Letting Kyle and Jack go was not SCA’s only problem

Opinion from Peter Saxon

Last week, in a column in the Telegraph former 2Day FM breakfast presenter Wendy Harmer suggested that Chairman Max Moore-Wilton and the Southern Cross Media Board of Directors were to blame for letting Kyle and Jackie O go to ARN’s rebranded KIIS-FM.

Mr Moore-Wilton hit back the next day in the Australian to deflect her allegations saying “We have a board meeting coming up shortly and we will have discussions about the management in the board meeting.”

Regardless of who’s to blame, letting Kyle and Jackie O go is looking like the biggest blunder in radio history since 2UE let Alan Jones go to 2GB. And the decision was made despite that well documented piece of history and the damage it caused still apparent at the release of every survey, after more than a decade.

Surely someone on the board or on the management team would’ve argued long and hard against letting them go. Obviously they didn’t argue hard enough. On the other hand there were plenty of valid reasons to let Kyle and Jackie O walk – if they’d been just about any other on-air team in Australian radio. Of course they weren’t. Everyone can see that now. We’re all blessed with 20-20 hindsight.

As Mr Moore-Wilton told The Oz, “They were the circumstances at the time. I don’t look back – there’s no point.

“We’ve got to look forward and convince the market we have top-rating programs.”

He’s right, but the task has been made that much more difficult by the less than spectacular launch of the replacement show, Merrick, Jules and Sophie with Mel B. The reality is that it was a bit scratchy to start with, no question,” admits SCA Head of Content Craig Bruce to radioinfo. “But it’s an improving show that gets better every day.”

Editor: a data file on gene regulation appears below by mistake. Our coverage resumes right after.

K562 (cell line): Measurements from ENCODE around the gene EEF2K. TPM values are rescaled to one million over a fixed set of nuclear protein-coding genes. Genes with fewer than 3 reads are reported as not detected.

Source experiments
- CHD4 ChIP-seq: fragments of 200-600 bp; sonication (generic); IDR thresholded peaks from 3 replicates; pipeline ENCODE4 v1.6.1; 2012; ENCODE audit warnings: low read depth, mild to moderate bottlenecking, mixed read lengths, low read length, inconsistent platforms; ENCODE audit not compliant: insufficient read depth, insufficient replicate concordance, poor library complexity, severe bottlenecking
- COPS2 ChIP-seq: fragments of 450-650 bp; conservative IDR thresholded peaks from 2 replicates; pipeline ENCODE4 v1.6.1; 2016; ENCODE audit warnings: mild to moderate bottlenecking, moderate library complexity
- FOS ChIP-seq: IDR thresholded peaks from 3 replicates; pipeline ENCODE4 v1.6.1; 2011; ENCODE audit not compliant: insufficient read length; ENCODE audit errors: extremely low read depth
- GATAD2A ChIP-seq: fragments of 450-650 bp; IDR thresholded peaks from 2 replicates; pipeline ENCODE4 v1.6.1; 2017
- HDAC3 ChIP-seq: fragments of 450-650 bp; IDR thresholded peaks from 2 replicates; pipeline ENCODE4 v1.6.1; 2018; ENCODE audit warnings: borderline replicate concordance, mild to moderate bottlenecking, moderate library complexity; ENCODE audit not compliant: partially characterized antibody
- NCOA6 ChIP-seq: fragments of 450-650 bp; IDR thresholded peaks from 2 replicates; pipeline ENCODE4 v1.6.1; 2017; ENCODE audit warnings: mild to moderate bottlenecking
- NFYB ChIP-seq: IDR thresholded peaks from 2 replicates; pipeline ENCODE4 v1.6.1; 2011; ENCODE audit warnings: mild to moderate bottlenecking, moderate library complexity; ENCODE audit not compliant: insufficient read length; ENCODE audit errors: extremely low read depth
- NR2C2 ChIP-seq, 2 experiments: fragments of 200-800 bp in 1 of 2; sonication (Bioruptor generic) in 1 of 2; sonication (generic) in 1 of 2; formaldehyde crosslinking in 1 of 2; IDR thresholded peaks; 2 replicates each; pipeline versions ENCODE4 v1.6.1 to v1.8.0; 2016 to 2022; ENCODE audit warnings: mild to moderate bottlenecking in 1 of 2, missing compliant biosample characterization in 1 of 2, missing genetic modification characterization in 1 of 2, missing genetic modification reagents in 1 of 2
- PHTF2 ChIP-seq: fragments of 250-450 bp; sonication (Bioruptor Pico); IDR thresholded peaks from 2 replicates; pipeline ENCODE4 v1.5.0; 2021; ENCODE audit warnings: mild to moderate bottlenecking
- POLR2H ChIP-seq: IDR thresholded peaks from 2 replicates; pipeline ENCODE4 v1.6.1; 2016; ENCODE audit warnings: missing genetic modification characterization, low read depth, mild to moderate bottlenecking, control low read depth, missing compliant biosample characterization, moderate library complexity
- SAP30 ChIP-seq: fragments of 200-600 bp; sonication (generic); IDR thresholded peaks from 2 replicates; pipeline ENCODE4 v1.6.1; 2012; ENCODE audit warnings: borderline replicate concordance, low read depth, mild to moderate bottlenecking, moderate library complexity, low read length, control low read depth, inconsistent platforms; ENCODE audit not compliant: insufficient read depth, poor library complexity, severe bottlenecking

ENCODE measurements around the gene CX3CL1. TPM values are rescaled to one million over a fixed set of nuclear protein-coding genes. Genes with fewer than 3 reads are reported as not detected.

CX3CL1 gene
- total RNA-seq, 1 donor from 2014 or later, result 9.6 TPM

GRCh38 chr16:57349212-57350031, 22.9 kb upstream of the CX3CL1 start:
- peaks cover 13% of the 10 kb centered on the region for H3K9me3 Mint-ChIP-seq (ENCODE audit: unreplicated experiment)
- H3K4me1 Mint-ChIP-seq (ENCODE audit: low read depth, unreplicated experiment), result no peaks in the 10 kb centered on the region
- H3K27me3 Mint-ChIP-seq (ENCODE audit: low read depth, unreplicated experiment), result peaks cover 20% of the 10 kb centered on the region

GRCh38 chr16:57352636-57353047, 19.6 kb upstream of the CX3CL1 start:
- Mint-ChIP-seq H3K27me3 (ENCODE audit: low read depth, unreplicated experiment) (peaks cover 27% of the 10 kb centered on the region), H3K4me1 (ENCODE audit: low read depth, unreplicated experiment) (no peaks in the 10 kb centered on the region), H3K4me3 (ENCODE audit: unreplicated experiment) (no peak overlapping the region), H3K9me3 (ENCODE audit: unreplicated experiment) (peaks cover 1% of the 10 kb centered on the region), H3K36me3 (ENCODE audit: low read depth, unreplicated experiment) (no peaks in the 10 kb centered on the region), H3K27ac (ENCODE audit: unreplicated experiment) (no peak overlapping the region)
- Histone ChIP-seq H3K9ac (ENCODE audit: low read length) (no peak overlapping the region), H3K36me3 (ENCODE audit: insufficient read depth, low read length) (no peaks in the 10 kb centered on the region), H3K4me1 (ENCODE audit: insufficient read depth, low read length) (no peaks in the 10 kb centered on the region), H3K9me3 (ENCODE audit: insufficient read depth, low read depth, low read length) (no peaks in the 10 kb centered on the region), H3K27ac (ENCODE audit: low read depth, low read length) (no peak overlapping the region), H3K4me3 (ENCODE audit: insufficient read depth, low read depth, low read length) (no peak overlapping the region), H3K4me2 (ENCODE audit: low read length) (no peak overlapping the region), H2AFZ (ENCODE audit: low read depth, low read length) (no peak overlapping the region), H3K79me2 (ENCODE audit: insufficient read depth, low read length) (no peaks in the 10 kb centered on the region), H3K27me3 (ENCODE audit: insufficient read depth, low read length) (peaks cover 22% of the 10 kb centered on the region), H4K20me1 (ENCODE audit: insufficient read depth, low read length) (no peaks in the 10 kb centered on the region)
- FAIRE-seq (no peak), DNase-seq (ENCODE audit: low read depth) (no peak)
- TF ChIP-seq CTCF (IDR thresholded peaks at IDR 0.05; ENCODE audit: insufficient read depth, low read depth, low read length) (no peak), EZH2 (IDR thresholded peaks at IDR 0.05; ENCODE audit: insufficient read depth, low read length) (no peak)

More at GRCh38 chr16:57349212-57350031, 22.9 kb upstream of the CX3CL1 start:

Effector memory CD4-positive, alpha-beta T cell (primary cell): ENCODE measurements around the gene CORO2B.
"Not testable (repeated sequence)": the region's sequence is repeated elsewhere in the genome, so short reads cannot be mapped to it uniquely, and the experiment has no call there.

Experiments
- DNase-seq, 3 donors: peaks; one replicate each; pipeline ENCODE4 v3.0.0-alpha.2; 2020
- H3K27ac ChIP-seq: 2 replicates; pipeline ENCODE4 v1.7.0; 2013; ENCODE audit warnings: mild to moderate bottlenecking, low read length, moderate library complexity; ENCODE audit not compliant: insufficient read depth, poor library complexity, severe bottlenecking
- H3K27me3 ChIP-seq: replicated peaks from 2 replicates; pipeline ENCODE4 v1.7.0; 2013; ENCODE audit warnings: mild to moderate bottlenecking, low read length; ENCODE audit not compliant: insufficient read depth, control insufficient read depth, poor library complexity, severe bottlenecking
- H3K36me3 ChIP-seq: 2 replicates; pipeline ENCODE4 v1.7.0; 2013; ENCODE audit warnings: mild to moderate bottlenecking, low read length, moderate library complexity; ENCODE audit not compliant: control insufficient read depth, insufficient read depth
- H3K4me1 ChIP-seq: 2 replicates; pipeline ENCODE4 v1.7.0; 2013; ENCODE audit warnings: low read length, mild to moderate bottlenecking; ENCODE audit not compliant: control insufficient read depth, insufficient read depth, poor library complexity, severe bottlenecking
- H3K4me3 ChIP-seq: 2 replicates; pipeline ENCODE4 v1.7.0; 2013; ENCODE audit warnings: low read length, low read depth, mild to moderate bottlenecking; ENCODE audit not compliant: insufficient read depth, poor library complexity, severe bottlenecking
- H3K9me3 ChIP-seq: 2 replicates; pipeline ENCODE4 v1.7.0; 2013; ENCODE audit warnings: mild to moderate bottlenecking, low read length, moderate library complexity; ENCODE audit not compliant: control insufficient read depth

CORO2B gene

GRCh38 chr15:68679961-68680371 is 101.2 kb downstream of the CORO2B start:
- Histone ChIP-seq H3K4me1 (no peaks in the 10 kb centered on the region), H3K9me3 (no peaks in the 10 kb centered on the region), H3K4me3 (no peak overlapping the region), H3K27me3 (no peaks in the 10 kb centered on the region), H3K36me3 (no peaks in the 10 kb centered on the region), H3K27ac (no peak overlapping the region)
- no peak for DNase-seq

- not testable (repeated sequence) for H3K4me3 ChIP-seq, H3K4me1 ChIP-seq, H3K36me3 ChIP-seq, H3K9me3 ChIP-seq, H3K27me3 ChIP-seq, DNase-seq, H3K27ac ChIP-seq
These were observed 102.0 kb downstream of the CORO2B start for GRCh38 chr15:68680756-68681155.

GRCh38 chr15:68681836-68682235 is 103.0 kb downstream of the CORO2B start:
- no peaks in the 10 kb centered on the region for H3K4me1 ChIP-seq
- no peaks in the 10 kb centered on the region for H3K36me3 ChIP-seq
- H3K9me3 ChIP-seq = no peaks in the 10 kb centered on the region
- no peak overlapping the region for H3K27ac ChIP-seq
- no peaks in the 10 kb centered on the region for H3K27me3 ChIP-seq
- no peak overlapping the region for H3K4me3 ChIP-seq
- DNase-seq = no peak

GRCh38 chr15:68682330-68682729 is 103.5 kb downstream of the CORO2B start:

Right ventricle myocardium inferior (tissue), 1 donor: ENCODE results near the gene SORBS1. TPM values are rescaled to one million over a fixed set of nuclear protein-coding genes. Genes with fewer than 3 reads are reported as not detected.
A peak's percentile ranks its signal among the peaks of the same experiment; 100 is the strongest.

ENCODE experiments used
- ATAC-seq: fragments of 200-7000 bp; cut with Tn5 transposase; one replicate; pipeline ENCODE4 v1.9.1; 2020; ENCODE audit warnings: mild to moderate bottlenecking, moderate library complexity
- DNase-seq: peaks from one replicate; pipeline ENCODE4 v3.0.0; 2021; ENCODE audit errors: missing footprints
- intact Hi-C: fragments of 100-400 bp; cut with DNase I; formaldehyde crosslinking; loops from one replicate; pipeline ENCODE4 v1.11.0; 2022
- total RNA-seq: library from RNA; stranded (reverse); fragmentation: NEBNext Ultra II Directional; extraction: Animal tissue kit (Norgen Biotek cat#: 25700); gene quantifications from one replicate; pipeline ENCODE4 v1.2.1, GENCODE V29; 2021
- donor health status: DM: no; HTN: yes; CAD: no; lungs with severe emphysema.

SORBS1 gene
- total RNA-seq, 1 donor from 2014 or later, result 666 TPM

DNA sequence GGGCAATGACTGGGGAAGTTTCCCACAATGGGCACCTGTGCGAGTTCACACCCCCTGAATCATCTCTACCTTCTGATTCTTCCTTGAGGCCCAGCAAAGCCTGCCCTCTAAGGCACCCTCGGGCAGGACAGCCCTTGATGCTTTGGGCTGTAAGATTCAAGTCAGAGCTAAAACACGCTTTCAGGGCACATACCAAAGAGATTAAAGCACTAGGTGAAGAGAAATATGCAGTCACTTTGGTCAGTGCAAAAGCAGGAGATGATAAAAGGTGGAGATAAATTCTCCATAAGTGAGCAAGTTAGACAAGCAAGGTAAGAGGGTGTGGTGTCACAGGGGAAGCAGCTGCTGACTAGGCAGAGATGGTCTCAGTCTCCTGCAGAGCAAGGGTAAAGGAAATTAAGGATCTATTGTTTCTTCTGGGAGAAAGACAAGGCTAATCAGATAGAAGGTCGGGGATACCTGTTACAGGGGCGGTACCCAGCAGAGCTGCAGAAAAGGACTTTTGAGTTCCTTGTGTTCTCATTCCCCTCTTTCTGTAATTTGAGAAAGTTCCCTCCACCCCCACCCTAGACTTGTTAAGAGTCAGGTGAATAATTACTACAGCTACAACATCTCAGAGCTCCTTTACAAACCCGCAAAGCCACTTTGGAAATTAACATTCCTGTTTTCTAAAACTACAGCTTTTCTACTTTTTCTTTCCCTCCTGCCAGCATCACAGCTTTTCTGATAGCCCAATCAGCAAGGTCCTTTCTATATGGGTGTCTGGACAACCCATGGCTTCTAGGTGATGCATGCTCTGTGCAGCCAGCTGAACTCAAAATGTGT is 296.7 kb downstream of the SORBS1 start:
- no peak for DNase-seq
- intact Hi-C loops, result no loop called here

Well and good, but If ever there was a need for a new show to hit the ground running, it was now.
If, like every other high profile Austereo presenter before them, K & J had’ve left quietly to do some gardening or ‘pursue personal interests’ then the time spent bedding in a new program may have been taken at a more leisurely gait. But without a non-compete clause to restrain them, they turned up at a competitor’s station effortlessly taking up where they’d left off.

We may never know how many listeners stayed with 2Day willing to give the new breakfast team a fair listen. But if that show did not live up to their expectations from day one or two, then we’ll also never know how many didn’t bother to stick around. Suffice to say that, reportedly, SCA’s expectation was they’d lose about 30% of their breakfast audience while the reality turned out to be more than double that.
Or as Craig Bruce told us, “We knew we were going to lose a large chunk of audience and we didn’t know how big that audience was going to be. Now we know.”
Indeed we do. If there’s any good news, it’s that this is probably as low as it will go. It’s not as if an SCA station hasn’t dealt with a 4.0 share before. Not that long ago the Triple M network was struggling and has managed to reinvent itself in recent times.
With seasoned core talent the quality of Jules Lund and Merrick Watts at the helm, the 2Day breakfast show too will find its own drum to beat and a fresh chunk of listeners to dance to it.  

 Peter Saxon

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